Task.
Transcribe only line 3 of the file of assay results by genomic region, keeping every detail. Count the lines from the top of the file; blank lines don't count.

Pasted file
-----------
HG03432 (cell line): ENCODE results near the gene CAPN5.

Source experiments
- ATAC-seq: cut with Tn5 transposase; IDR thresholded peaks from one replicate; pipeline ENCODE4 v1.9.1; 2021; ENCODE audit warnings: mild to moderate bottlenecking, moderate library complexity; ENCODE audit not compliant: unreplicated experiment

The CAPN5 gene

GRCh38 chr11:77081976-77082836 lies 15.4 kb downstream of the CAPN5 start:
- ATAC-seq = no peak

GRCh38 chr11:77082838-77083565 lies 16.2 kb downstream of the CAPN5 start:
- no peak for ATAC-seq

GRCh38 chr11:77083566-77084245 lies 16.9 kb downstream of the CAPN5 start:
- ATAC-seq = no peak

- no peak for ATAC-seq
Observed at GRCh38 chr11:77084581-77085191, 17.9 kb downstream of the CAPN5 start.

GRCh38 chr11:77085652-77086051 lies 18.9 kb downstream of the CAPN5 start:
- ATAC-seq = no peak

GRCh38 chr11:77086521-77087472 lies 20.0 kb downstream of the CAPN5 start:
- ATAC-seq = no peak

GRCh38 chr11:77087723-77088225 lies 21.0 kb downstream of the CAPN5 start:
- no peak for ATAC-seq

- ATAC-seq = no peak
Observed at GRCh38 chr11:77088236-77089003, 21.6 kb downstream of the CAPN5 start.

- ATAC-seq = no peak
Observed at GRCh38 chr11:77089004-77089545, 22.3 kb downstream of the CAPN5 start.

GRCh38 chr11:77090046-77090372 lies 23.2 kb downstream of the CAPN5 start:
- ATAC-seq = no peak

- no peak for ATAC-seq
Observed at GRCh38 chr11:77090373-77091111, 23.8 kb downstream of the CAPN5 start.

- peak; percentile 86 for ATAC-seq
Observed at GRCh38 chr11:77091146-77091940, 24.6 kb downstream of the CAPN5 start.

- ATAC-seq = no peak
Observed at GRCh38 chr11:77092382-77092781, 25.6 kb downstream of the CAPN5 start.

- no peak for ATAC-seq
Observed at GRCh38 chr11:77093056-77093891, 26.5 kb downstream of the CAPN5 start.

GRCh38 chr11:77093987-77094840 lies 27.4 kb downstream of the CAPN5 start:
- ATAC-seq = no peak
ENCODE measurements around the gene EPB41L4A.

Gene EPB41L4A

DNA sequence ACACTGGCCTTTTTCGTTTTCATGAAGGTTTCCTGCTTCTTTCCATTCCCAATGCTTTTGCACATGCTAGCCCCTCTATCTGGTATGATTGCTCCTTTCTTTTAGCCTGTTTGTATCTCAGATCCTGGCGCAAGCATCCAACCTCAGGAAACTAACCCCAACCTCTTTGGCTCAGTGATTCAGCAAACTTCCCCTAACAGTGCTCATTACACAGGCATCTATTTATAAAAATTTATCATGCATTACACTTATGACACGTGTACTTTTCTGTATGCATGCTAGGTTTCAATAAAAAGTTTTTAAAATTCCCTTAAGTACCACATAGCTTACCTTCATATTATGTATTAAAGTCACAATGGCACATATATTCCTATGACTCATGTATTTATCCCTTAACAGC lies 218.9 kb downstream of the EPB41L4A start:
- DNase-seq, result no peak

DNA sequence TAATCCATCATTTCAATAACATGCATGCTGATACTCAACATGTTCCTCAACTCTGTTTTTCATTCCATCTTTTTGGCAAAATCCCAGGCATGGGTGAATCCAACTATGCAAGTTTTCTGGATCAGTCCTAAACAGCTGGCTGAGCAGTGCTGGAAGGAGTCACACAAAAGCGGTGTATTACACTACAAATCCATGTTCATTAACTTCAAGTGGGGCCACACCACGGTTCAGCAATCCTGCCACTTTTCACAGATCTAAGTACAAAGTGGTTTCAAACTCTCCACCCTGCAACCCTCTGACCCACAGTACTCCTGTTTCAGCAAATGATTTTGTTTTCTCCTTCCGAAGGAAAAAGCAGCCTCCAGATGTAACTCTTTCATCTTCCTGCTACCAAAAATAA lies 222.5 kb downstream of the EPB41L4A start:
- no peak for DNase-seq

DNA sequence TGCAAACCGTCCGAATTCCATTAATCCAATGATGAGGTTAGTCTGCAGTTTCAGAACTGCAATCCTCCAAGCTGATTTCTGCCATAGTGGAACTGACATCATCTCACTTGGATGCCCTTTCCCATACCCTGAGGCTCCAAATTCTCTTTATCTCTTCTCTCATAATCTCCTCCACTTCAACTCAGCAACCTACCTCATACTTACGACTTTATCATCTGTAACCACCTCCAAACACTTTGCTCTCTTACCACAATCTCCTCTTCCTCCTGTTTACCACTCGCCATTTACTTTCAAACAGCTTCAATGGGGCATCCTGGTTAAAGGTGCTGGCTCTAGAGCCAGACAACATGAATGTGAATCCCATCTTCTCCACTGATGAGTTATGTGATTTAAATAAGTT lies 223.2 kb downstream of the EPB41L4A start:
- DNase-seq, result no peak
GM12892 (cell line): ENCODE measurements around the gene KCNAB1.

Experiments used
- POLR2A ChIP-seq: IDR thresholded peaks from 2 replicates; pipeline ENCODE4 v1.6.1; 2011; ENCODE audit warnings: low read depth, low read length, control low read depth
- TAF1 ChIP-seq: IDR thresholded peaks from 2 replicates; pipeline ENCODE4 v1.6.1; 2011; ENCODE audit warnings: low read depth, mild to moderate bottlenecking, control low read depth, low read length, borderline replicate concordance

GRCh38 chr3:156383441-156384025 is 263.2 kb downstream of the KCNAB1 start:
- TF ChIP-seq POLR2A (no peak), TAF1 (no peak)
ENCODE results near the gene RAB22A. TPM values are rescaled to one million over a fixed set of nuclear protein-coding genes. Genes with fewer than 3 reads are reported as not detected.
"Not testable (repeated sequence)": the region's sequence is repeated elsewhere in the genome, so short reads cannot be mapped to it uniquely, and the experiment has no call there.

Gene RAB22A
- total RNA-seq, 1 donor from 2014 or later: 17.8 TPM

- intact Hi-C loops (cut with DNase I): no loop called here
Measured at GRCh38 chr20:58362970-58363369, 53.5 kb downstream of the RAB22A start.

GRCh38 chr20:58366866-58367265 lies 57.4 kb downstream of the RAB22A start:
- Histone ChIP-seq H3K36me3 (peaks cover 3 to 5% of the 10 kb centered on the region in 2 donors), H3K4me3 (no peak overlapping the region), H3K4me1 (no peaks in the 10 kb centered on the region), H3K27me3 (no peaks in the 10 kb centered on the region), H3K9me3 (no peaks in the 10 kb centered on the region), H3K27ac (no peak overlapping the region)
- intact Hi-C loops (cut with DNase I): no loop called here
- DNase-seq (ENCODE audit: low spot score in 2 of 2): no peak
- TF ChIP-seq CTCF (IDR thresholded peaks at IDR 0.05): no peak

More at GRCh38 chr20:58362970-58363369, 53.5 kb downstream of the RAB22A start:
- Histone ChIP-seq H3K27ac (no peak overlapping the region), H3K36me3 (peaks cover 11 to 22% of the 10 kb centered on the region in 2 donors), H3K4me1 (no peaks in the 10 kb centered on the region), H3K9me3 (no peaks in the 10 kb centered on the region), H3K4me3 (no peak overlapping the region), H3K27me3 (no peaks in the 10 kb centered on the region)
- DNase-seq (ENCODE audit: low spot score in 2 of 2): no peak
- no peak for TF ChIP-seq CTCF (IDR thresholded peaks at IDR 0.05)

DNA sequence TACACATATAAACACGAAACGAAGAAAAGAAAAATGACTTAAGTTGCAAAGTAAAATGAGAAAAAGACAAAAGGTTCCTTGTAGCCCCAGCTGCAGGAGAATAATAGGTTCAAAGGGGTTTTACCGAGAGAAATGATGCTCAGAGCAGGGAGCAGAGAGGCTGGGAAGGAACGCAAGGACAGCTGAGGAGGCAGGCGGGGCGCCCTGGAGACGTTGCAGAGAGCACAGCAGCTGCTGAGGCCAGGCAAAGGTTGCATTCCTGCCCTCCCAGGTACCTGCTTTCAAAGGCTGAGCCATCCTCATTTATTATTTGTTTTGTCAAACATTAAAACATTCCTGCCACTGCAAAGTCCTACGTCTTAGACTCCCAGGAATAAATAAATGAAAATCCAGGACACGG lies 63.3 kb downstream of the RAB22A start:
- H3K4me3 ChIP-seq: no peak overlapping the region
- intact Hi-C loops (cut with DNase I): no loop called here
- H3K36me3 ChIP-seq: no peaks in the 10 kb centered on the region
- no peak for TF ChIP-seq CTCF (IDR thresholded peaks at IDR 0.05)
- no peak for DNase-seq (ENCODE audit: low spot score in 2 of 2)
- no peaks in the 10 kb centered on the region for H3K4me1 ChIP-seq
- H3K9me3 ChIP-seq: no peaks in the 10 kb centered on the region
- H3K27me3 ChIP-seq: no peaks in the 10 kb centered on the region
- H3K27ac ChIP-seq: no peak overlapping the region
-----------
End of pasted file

- ATAC-seq: cut with Tn5 transposase; IDR thresholded peaks from one replicate; pipeline ENCODE4 v1.9.1; 2021; ENCODE audit warnings: mild to moderate bottlenecking, moderate library complexity; ENCODE audit not compliant: unreplicated experiment